Curbed have the story
In a recent morning in Washington Square Park, vendors in the indie weed trade were busy opening shop. They set up card tables to display their offerings, which included pre-rolled joints and candy-colored edibles, and unfolded camp chairs and rainbow beach umbrellas in preparation for the long day ahead. Some mumbled, “Pre-rolls, pre-rolls,” to parkgoers who paused nearby, while others sat back and let their wares speak for themselves.
“I was working at Amazon, and, you know, I just had a baby,” said Namiii, 27, who started selling his wares at the park several months ago. “So my friend was just like, ‘Maybe you could try coming out here.’ I made more than I did in two checks at Amazon.” Namiii lost his job the next day; he didn’t mind.
His presence is part of a dramatic shift in the area’s pot trade. The park has long been host to a robust marijuana business, but the past year has seen a growing number of proprietors present their products like vendors at a street bazaar. Some days, more than a dozen offer everything from buds to blunts to brownies right out in the open, forming an outer ring around the park’s famous fountain.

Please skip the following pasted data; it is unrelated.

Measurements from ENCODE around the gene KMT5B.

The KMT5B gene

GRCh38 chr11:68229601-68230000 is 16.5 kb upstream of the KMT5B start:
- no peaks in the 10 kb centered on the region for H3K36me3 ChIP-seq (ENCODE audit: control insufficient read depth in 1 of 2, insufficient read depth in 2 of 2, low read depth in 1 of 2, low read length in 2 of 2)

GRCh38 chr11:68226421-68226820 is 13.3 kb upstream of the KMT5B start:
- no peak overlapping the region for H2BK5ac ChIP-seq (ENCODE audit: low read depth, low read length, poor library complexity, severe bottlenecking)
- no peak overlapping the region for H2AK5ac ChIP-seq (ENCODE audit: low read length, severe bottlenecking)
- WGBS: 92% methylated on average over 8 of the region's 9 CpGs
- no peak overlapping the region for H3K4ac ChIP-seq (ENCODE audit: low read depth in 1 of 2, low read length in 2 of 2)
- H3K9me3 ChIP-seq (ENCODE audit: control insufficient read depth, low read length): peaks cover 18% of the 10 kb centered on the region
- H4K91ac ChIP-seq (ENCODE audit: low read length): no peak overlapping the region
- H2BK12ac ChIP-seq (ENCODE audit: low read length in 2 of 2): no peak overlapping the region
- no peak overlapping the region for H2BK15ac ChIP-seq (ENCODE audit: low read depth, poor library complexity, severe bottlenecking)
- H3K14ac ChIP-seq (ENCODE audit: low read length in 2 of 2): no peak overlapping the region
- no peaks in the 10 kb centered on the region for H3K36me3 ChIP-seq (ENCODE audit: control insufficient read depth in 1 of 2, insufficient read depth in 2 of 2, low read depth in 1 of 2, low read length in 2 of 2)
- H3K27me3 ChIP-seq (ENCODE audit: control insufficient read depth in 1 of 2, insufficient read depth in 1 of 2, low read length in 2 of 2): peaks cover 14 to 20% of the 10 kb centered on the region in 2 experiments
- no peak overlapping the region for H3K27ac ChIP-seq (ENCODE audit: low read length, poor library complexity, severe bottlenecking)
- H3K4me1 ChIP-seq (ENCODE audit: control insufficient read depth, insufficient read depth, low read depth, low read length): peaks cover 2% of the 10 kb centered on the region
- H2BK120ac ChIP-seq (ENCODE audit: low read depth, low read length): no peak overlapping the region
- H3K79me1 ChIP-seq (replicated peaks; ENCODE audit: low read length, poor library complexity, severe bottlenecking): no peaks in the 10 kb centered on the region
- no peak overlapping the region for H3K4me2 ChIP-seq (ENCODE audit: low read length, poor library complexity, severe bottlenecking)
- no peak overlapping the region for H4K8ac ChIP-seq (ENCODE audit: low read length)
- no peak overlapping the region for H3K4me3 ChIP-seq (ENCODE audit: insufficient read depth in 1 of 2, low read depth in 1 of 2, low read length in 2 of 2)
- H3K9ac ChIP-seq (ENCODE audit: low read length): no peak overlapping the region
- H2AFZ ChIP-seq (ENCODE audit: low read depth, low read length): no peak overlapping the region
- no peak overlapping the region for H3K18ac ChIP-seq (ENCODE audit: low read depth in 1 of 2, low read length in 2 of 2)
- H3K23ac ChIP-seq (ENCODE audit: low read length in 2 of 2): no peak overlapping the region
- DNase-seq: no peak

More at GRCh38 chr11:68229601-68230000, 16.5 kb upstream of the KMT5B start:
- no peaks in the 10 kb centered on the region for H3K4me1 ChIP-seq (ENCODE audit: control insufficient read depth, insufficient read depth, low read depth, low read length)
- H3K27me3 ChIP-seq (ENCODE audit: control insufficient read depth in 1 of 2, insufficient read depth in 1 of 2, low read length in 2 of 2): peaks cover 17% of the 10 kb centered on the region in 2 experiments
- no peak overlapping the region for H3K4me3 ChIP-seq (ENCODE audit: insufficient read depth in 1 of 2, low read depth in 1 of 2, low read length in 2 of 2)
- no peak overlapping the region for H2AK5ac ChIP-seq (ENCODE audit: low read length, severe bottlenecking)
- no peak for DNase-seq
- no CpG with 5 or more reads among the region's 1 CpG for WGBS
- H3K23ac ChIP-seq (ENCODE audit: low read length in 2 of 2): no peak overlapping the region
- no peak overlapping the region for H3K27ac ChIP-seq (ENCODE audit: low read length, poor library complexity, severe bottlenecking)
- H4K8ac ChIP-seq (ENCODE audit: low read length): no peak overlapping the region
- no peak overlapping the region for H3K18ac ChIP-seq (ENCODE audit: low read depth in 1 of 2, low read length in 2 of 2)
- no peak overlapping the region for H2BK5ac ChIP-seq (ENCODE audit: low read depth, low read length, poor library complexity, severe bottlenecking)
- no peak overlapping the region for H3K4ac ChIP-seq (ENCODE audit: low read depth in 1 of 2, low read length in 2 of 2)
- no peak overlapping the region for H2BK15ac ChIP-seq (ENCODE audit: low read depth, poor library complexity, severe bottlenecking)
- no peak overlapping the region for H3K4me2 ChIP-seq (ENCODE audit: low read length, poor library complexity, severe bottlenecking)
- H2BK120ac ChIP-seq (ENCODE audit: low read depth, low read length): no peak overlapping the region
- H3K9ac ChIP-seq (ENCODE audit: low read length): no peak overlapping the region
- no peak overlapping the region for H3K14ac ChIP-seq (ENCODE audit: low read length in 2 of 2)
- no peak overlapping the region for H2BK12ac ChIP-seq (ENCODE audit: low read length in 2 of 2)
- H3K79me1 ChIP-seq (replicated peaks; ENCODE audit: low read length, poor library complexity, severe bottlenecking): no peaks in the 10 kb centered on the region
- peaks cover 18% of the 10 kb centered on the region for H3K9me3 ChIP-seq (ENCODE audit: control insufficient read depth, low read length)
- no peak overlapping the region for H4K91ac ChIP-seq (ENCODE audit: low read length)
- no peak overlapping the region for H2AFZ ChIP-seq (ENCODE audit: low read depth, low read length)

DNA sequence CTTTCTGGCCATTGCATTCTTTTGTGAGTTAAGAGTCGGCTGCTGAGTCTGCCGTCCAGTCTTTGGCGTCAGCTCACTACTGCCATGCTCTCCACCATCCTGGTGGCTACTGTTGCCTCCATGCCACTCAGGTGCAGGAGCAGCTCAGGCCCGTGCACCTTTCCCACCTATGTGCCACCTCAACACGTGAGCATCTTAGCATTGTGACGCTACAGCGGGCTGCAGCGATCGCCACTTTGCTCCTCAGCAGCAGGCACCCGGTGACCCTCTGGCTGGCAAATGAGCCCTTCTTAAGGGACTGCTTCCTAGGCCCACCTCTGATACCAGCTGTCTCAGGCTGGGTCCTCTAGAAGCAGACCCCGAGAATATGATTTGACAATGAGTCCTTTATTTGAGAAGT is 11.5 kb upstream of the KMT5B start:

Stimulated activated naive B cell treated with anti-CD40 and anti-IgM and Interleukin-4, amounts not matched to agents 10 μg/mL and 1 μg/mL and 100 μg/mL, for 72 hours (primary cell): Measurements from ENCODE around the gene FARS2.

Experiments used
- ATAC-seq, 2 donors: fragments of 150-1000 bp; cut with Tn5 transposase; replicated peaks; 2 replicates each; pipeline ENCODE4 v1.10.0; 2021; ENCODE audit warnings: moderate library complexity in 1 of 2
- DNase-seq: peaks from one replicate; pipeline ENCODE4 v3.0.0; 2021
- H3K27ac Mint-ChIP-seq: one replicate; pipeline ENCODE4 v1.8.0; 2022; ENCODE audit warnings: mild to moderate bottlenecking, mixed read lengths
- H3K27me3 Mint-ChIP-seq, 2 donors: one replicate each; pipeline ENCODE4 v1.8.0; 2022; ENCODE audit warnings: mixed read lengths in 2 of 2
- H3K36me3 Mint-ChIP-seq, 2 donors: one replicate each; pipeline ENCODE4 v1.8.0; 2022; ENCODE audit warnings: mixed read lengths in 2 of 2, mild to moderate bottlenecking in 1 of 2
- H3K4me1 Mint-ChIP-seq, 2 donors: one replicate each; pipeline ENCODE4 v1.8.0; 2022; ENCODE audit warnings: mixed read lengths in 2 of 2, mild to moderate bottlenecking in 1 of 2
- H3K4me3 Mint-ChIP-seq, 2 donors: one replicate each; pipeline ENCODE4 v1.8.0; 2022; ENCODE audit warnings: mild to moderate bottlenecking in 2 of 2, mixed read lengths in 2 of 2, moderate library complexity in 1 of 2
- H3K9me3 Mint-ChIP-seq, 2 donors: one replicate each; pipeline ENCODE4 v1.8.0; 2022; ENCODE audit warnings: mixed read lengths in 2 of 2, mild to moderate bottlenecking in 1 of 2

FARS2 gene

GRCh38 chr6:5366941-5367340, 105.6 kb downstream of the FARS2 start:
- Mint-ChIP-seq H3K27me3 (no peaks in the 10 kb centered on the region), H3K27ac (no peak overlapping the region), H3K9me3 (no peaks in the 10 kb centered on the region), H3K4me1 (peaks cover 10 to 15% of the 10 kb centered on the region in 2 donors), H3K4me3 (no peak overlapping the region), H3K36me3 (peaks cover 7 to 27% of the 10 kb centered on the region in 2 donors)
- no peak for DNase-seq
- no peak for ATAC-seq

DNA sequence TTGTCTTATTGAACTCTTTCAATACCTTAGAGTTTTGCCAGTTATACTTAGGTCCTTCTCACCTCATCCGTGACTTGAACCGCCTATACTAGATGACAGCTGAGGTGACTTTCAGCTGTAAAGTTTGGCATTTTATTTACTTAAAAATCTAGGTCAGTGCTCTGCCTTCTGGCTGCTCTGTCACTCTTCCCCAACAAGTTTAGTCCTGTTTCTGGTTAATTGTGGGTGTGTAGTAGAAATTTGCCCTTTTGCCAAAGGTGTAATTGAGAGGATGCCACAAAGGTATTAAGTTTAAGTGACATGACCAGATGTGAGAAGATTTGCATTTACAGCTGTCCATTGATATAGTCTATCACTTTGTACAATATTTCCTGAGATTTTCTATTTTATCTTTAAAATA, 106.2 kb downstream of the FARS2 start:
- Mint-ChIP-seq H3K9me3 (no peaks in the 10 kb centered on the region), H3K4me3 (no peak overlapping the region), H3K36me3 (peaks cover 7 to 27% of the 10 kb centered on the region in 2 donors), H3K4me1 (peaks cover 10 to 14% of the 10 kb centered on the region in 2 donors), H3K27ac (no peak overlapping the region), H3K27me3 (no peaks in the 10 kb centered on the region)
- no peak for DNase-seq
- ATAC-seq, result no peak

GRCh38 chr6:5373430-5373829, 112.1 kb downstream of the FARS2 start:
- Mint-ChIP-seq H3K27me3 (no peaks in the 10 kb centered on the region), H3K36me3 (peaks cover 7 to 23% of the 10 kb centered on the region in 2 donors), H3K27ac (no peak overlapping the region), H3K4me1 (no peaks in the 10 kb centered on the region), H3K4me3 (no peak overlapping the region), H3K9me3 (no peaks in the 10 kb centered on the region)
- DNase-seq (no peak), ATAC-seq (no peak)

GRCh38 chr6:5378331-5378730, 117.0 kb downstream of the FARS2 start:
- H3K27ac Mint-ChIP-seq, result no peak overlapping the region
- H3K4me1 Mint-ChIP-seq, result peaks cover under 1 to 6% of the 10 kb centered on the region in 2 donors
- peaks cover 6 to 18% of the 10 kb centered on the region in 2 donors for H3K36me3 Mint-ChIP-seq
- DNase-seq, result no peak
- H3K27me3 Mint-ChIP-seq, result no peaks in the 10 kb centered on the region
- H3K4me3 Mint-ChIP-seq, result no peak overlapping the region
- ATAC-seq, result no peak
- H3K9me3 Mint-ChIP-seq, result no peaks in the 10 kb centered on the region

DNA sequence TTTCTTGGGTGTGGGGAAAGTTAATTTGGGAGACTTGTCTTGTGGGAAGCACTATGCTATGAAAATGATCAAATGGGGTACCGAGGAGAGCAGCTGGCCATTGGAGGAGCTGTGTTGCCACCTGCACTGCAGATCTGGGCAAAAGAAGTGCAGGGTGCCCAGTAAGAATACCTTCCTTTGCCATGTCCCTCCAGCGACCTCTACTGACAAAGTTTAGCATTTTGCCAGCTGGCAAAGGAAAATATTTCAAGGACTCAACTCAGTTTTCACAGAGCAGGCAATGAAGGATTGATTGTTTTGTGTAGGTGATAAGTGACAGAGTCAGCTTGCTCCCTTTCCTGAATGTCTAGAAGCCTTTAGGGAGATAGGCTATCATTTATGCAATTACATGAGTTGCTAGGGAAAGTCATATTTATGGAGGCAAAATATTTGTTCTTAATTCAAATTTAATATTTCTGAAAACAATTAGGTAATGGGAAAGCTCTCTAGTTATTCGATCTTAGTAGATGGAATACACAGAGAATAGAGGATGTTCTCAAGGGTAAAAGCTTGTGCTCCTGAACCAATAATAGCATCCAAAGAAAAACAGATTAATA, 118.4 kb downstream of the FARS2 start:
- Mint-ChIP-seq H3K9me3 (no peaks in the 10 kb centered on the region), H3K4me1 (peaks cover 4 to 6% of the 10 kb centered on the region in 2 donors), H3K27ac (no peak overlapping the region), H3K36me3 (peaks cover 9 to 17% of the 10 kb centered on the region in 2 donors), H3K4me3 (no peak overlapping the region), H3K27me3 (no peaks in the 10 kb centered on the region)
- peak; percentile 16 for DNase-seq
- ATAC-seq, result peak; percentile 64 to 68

If you didn’t know any better, this overtness would make the marketplace seem legal. Since March 2021, recreational (formally referred to as “adult use”) weed has been permitted in New York State. Adults can carry three ounces of pot and can light up in public wherever tobacco smoking is allowed. However, it’s illegal to sell cannabis without a license. And at this point, no businesses are licensed to sell adult-use weed in the state. In other words, selling pot in a park is illegal, though in practice it is increasingly tolerated.
Indeed, on the day Namiii spoke with New York, police officers started making their rounds about noon, and some vendors packed up their tables. They described a sort of détente with police. If dealers don’t do anything stupid, cops generally let them be — another dramatic shift given the sheer quantity of weed sometimes on display. “We try to keep this very professional, seven days a week, as a business,” said Gotti, another merchant. “Because we all are trying to do something with this.”